4 Companies That Could Potentially Own Gawker Tomorrow

August 15, 2016

3:00 pm

Gawker Media ends 14 years of independence tonight. The company declared bankruptcy in the wake of a lawsuit against it, and has been up for sale since. Bids for the the online media company are due at 5 p.m. tonight.

Here’s who might walk away with the blogging network, which includes blogs like Gawker.com, Gizmodo, Jezebel and Deadspin.

Ziff Davis

These guys placed the first bid, setting the bar at $90 million. A legacy magazine publisher, Ziff Davis runs men’s lifestyle and tech sites like Geek.com and AskMen.com. Fortune reports the main reason why this bid might go through:

“Gawker founder Nick Denton is said to favor the Ziff Davis bid—in part because the deal involves him staying on as a consultant to the company. The deal also leaves the door open to Denton potentially buying back the main Gawker website, while Ziff Davis takes the other sites such as Gizmodo and Jezebel.”

Denton buying back the Gawker.com site would be the best end to this whole debacle, as it has been the main rabble-rouser, but doesn’t quite fit the Ziff Davis style.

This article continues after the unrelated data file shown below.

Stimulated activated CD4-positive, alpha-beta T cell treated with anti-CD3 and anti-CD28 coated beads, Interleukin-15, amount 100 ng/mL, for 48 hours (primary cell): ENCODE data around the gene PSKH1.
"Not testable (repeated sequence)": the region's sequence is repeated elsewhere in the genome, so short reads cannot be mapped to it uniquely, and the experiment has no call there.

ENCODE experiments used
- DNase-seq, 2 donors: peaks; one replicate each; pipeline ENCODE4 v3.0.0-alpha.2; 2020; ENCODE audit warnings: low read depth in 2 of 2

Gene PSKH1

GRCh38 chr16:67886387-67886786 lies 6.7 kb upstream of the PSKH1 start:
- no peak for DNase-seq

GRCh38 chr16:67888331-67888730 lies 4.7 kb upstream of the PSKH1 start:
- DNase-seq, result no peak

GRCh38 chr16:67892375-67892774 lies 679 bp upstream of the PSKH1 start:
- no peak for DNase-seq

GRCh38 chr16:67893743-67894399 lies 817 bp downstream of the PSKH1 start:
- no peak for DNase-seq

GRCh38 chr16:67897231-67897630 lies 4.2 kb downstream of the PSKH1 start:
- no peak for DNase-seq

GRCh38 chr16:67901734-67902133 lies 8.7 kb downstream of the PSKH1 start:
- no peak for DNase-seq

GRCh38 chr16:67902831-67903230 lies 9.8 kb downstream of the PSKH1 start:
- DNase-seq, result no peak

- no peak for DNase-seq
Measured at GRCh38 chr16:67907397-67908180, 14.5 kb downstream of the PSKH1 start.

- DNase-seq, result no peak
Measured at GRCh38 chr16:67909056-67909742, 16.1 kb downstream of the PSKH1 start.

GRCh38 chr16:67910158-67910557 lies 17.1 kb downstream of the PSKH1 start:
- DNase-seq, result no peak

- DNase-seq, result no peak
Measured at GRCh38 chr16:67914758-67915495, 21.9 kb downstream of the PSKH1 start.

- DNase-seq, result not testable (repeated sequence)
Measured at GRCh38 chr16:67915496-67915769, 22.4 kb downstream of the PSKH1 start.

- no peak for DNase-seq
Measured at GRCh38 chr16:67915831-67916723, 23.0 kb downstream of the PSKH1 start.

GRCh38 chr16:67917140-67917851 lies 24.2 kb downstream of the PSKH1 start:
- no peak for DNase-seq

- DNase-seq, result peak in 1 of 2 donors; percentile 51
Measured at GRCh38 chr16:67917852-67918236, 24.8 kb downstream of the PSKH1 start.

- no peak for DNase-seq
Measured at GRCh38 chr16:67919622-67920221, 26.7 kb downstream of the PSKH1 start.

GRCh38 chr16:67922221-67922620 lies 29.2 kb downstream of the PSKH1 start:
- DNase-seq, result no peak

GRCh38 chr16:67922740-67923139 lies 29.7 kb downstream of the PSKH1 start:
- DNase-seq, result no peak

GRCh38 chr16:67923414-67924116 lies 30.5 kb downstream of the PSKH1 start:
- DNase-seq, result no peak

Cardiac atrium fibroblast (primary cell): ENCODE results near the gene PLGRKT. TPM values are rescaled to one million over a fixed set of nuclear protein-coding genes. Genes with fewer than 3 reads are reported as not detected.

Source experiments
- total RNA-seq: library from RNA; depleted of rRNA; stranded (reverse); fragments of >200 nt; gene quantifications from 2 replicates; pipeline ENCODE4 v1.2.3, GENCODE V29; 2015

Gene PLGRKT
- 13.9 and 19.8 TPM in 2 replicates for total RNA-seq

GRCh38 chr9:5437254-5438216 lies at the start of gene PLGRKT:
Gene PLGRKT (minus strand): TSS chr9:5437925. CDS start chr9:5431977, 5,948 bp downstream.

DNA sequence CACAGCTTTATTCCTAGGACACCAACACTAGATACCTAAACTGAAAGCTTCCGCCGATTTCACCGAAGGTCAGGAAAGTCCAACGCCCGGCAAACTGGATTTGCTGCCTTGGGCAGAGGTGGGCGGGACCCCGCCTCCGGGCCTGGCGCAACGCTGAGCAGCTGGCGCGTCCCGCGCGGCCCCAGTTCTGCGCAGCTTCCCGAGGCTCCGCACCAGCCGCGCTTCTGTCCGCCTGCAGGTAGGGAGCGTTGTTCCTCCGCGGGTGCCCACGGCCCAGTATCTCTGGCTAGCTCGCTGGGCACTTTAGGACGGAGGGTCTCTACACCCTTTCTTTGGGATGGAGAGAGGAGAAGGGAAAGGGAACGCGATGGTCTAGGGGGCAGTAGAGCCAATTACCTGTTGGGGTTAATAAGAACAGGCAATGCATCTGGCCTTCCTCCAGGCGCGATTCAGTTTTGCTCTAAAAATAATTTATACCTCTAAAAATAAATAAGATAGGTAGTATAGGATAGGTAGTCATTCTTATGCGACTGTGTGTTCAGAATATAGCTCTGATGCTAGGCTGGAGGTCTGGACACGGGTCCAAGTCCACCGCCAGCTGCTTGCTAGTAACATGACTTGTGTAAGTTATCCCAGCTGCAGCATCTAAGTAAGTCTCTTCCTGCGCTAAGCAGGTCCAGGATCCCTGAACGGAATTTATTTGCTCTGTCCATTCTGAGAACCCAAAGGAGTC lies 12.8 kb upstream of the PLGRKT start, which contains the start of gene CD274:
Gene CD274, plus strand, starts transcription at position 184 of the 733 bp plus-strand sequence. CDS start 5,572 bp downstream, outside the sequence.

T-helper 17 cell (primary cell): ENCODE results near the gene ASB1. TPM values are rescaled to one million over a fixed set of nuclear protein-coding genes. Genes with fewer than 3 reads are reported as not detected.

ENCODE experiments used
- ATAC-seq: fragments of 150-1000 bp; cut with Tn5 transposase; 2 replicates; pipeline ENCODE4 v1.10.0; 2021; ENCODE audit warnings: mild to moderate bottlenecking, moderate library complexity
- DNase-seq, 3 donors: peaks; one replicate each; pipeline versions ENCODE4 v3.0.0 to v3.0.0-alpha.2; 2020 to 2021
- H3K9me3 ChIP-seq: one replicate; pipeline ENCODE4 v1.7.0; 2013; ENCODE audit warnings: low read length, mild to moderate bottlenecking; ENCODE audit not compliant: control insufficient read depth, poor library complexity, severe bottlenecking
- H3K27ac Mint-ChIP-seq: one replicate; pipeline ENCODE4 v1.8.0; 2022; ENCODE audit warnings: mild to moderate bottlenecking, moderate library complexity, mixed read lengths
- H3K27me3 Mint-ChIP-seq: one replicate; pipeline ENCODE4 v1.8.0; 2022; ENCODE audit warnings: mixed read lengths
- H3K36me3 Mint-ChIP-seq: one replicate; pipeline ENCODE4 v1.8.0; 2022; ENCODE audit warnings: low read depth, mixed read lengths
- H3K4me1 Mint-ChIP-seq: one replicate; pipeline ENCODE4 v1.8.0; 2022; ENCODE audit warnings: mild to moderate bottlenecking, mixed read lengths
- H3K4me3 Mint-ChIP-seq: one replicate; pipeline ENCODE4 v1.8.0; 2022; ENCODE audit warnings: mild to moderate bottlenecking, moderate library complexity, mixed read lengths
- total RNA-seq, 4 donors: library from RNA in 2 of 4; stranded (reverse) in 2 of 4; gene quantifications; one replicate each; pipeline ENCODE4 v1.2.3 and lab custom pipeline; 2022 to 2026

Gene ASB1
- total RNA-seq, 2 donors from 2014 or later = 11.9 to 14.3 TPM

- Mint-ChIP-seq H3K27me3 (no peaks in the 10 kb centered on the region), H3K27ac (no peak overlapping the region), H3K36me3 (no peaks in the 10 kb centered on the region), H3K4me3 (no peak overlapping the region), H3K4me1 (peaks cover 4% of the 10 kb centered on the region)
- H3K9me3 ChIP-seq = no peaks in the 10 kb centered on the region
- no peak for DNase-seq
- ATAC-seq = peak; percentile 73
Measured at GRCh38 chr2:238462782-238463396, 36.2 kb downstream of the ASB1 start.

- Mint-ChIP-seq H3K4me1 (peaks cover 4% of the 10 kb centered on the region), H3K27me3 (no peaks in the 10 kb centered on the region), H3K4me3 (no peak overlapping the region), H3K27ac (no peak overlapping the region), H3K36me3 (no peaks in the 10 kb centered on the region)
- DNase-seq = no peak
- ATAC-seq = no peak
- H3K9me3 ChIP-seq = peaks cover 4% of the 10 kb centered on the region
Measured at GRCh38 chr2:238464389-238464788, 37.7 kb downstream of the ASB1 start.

Vox Media

Vox already has a large stable of millennial-focused sites, so in one sense, buying the popular online media company makes demographic sense. But on the other hand, the two are such major players that it feels a little incestuous. Penske Media, owner of Variety magazine, might team up with Vox so that the two can go in on a bid for the Gawker sale.


This Spanish-language media company has expressed interest in a bid. They’ve been trying to expand online for a while: The company already owns Fusion, a buy that seems to have gone well. They’re one of those large, faceless corporations that Gawker’s upstart brand is (currently) aligned against.

New York Magazine

Though itself a small organization, New York Magazine is owned by the Wasserstein family trust, the New York Times reports. They already own similar online brands, Vulture and The Cut, so adding the Gawker network would make strategic sense, though the price tag is likely too high.

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Adam is a writer with an interest in a variety of mediums, from podcasts to comic books to video essays to novels to blogging — too many, basically. He’s based out of Seattle, and remains a staunch defender of his state’s slogan: “sayWA.” In his spare time, he recommends articles about science fiction on Twitter, @AdamRRowe

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